To start a scan, navigate to the Start a scan tab and confirm that a Dispatcher is running. You should see the likes of @localhost:7331 (host and port) along with number of running scans, as well as RAM and CPU usage. Then paste a URL into the URL form, and select Launch Scan as seen in Figure 1
Figure 1: Launching an Arachni scan

While the scan is running you can monitor the Dispatcher status via the Dispatchers tab as seen in Figure 2.

Figure 2: Arachni Dispatcher status
From the Dispatchers view you can choose to Attach to the running Instance (there will be multiples if you’ve configured a high performance grid) which will give a real-time view to the scan statistics, percentage of completion for the running instance, scanner output, and results for findings discovered as seen in Figure 3. Dispatchers provide Instances, Instances perform the scans.

Figure 3: Arachni scan status
Once the scan is complete, as you might imagine, the completed results report will be available to you in the Reports tab. As an example I chose the HTML output but realize that you can also select JSON, text, YAML, and XML as well as binary output such as Metareport, Marshal report, and even Arachni Framework Reporting. Figure 4 represents the HTML-based results of a scan against NOWASP Mutillidae.

Figure 4: HTML Arachni results
Even the reports are feature-rich with a summary tab with graphs and issues, remedial guidance, plugin results, along with a sitemap and configuration settings.
The results are accurate too; in my preliminary testing I found very few false positives. When Arachni isn’t definitive about results, it even goes so far as to label the result “untrusted (and may in fact be false positives) because at the time they were identified the server was exhibiting some kind of anomalous behavior or there was 3rd part interference (like network latency for example).” Nice, I love truth and transparency in my test results.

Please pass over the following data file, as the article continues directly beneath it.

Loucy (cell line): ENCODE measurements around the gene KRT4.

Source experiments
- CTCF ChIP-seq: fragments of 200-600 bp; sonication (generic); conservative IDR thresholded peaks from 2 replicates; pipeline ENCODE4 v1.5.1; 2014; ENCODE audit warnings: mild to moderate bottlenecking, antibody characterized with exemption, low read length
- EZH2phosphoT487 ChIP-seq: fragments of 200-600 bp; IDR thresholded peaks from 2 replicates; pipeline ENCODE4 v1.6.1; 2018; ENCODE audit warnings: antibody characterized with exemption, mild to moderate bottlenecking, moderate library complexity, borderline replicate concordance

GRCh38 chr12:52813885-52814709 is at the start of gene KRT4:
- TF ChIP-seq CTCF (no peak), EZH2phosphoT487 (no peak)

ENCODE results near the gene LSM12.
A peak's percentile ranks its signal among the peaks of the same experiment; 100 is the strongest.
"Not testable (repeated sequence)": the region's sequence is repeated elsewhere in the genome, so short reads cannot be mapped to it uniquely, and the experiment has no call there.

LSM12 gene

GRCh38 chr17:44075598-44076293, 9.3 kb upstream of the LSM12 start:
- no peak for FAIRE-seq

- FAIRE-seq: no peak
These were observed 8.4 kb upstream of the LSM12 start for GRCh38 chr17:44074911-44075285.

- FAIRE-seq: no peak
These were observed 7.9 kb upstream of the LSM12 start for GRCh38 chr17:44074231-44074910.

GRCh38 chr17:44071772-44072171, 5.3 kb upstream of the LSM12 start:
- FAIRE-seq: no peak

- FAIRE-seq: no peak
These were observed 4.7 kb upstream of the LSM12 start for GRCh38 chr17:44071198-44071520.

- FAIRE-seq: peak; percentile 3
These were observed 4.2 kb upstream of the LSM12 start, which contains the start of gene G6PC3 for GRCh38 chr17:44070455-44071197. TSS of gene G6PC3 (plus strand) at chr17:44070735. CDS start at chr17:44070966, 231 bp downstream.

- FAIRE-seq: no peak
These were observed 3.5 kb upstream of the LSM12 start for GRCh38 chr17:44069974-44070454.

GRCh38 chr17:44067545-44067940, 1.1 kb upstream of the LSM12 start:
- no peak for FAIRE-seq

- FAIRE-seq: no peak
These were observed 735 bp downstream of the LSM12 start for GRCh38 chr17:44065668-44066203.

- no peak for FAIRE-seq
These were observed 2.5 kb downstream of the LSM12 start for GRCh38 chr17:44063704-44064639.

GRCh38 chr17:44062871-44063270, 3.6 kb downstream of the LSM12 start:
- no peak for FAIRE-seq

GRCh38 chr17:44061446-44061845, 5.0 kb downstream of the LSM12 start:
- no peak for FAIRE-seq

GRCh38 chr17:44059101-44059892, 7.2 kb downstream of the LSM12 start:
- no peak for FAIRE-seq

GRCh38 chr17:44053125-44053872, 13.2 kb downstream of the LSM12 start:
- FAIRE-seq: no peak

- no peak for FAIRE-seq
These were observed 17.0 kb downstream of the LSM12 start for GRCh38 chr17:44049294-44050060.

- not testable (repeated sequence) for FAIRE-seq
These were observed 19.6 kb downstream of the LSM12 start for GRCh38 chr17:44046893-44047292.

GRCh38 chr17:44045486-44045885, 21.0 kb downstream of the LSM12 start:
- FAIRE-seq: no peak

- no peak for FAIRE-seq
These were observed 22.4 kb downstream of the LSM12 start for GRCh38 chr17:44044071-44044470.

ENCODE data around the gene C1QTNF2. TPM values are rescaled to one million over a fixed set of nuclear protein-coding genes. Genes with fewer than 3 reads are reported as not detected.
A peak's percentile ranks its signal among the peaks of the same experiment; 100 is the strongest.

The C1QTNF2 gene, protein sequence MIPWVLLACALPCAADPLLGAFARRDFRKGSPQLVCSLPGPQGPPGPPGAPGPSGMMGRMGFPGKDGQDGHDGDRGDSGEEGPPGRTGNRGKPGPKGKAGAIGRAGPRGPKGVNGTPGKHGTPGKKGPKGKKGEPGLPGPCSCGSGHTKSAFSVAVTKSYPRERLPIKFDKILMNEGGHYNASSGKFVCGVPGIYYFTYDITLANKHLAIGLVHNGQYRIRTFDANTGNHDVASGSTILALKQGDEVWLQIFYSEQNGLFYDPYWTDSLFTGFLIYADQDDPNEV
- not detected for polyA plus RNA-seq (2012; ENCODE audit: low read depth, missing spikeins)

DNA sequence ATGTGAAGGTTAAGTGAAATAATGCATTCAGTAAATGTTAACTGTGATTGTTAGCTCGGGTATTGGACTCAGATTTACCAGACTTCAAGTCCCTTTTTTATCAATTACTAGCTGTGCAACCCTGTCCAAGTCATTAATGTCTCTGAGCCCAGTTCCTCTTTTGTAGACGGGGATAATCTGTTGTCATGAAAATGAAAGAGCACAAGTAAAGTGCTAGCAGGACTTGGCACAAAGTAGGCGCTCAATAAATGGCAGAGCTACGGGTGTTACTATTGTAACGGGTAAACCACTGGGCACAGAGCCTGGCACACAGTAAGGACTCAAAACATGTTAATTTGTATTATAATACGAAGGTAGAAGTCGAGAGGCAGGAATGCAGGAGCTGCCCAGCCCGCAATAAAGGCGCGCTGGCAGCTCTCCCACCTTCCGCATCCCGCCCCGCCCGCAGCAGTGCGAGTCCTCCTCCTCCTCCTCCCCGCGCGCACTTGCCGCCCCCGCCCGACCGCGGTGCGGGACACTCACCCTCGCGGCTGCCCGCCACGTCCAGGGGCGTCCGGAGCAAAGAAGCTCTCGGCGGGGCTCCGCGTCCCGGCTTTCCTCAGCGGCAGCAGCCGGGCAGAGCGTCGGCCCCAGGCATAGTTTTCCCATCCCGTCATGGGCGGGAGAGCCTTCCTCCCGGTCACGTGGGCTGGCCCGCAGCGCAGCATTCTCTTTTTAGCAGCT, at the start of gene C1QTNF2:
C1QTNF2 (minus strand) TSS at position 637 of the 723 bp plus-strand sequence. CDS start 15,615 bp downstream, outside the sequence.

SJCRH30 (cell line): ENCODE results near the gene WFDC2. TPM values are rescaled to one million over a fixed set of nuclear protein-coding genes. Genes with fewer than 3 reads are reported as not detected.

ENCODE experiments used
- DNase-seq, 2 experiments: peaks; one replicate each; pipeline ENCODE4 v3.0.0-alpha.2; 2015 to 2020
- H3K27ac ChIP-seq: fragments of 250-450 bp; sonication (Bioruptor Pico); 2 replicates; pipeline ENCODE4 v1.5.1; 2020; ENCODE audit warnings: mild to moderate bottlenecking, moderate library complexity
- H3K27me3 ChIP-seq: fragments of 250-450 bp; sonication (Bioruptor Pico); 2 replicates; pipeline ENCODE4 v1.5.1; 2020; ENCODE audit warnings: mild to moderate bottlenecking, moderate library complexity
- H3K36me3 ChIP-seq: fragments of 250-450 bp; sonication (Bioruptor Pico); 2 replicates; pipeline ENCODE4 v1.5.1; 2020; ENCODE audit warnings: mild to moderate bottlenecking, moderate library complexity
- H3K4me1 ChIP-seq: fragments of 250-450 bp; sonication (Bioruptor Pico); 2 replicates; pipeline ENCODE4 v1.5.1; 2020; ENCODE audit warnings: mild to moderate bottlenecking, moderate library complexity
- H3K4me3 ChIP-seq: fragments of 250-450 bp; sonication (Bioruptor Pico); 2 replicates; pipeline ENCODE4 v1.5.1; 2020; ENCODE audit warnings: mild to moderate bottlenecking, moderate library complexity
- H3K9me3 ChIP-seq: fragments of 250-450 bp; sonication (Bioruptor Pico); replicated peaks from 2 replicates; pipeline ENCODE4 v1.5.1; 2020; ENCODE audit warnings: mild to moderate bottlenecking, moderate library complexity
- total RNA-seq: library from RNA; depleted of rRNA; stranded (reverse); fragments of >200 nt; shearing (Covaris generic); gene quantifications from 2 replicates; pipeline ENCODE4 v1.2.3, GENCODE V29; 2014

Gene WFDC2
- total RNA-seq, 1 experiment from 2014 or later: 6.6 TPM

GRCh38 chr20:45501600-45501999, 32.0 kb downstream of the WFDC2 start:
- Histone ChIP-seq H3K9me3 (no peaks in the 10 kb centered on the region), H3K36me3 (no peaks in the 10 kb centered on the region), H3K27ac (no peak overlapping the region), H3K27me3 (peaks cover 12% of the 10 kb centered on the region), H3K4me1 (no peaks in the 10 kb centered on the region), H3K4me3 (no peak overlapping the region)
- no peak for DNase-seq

I am really excited to see Arachni work at scale. I intend to test it very broadly on large applications using a high performance grid. This is definitely one project I’ll keep squarely on my radar screen as it matures through its 0.4.2 and 0.5 releases.

In Conclusion

Join us again next month as we resume this discussion when take Arachni results and leverage them for Realtime Virtual Patching with ModSecurity for IIS. By then I will have tested Arachni’s clustering capabilities as well so we should have some real benefit to look forward to next month. Please feel free to seek support via the support portal, file a bug report via the issue tracker, or to reach out to Tasos via Twitter or email as he looks forward to feedback and feature requests.
Ping me via email if you have questions (russ at holisticinfosec dot org).
Cheers…until next month.


Tasos "Zapotek" Laskos, Arachni project lead

1 comment:

Super Man said...

Very nice article looking forward to next month's.